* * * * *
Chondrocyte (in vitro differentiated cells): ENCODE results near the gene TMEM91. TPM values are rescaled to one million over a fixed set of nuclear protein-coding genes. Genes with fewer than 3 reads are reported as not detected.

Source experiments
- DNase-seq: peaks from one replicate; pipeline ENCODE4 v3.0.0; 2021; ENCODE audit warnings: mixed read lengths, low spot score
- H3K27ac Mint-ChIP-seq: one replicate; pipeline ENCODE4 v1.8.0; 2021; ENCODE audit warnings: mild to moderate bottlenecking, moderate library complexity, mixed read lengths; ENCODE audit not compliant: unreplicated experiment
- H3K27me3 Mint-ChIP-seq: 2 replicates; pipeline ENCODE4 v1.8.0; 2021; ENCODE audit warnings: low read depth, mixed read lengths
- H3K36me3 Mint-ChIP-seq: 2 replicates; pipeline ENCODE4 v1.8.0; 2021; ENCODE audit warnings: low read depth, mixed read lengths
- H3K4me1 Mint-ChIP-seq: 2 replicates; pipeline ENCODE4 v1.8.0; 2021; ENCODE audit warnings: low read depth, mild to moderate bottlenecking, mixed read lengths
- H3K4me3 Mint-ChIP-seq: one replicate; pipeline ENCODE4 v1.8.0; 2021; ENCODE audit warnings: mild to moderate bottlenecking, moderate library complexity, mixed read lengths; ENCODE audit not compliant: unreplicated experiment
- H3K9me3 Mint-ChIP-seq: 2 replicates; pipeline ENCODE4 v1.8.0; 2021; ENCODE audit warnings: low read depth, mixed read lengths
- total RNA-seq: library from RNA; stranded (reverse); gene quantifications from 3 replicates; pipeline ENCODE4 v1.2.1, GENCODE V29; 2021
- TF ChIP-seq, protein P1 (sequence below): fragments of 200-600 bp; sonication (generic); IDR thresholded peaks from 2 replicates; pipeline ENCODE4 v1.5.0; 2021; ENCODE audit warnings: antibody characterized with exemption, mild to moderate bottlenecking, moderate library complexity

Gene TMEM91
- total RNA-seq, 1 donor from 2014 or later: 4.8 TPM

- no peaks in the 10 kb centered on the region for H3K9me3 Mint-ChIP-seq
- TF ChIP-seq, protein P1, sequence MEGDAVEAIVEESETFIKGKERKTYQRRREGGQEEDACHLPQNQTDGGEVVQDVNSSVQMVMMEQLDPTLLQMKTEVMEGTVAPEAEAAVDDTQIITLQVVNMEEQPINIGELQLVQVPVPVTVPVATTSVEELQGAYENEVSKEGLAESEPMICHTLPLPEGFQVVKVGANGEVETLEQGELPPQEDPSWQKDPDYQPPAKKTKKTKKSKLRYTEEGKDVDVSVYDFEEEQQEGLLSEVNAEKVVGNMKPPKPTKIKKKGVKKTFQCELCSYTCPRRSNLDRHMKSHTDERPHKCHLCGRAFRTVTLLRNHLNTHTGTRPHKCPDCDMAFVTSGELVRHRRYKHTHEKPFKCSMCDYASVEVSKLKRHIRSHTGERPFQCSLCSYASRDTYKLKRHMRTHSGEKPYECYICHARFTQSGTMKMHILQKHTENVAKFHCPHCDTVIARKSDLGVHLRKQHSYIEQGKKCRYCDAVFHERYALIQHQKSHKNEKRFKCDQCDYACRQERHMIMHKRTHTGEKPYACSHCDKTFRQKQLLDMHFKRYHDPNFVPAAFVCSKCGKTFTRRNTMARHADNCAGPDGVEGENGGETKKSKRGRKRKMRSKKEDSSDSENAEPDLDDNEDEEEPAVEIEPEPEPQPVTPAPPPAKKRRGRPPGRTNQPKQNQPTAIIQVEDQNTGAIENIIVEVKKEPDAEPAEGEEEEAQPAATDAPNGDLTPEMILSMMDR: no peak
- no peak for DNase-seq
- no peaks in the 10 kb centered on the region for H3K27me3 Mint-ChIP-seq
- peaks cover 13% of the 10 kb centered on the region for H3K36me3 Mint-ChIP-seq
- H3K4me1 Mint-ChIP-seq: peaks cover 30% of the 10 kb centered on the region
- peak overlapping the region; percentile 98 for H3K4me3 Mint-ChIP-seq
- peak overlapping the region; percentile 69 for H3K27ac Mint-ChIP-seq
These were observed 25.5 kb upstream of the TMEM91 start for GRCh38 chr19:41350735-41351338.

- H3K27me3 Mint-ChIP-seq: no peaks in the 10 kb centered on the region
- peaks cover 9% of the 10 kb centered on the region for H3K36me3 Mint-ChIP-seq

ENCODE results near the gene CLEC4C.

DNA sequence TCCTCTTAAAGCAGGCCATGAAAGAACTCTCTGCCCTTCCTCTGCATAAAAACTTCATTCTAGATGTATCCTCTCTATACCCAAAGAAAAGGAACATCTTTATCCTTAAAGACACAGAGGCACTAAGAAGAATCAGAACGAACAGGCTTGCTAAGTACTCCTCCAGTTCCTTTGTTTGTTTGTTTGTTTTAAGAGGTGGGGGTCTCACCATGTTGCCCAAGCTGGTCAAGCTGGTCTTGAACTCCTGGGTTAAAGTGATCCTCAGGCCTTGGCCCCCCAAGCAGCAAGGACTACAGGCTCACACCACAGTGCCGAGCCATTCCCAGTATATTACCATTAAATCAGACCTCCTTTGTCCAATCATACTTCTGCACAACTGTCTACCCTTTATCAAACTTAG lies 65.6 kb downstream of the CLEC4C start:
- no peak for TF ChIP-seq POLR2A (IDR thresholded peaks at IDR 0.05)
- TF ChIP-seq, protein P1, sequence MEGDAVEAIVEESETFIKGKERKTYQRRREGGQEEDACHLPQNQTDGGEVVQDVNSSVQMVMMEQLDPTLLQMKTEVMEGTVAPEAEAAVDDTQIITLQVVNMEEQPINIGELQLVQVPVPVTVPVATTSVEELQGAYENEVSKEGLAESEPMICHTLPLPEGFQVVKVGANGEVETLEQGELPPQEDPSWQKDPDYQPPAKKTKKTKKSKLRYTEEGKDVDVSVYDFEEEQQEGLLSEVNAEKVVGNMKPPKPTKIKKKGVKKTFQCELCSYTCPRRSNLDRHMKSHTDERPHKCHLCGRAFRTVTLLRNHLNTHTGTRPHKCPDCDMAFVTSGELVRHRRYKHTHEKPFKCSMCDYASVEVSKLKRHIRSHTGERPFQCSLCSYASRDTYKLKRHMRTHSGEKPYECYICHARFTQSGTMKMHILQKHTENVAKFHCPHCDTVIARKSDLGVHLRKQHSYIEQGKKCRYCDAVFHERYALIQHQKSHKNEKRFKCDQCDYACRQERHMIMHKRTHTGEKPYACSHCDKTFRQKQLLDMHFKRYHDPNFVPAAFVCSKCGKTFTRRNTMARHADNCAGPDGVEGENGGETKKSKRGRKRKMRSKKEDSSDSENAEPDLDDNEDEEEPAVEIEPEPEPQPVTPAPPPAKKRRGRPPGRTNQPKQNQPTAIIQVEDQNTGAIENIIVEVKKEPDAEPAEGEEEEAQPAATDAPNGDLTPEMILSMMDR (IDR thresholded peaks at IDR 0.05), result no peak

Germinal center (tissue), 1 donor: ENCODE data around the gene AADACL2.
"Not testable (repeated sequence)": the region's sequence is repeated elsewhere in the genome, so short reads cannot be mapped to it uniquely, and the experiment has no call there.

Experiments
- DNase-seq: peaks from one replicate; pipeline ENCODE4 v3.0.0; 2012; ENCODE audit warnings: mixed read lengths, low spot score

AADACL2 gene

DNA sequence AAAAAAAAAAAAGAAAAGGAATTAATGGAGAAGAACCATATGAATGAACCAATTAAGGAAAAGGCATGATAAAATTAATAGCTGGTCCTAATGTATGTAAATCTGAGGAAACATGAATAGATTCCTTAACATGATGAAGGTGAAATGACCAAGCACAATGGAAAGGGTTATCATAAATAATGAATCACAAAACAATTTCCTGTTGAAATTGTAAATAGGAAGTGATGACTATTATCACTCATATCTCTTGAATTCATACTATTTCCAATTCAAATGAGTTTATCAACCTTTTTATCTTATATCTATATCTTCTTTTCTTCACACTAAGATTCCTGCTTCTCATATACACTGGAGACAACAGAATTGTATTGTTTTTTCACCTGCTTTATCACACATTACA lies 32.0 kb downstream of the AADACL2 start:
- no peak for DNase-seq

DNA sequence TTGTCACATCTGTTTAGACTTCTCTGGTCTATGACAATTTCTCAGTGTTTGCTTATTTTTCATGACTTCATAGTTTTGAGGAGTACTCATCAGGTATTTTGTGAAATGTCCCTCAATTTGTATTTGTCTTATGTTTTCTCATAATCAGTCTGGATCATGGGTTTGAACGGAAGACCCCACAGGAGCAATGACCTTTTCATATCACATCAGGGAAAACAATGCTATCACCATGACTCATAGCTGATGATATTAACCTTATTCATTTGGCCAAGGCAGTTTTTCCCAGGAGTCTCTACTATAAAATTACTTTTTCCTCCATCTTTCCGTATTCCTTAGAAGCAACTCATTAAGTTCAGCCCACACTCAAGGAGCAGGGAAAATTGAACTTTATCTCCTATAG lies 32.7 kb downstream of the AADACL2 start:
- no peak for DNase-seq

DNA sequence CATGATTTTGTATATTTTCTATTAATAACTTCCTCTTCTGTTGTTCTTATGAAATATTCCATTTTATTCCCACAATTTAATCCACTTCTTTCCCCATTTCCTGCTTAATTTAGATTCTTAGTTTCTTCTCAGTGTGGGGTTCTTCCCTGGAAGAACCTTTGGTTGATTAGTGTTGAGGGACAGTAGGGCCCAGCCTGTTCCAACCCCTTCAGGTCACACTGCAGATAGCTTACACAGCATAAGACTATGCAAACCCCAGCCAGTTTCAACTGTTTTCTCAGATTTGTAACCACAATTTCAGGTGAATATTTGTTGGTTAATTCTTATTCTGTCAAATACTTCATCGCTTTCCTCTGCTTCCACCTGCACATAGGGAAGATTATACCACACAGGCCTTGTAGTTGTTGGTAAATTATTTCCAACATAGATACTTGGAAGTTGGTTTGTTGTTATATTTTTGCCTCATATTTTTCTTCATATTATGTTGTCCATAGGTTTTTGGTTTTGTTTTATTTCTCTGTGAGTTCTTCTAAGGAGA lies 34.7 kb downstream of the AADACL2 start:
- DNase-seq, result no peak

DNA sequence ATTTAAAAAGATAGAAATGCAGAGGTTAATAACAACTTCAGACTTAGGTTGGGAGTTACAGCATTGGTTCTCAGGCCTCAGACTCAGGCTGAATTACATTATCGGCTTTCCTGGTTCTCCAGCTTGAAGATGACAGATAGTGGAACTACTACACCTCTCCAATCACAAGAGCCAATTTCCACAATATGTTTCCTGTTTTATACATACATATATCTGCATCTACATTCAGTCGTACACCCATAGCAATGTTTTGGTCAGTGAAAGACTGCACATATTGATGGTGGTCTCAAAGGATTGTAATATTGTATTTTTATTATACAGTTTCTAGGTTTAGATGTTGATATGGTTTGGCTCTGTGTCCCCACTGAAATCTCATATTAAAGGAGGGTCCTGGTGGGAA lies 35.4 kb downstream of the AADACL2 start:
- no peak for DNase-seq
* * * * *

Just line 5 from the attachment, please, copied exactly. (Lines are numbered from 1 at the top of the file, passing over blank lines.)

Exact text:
- H3K27me3 Mint-ChIP-seq: 2 replicates; pipeline ENCODE4 v1.8.0; 2021; ENCODE audit warnings: low read depth, mixed read lengths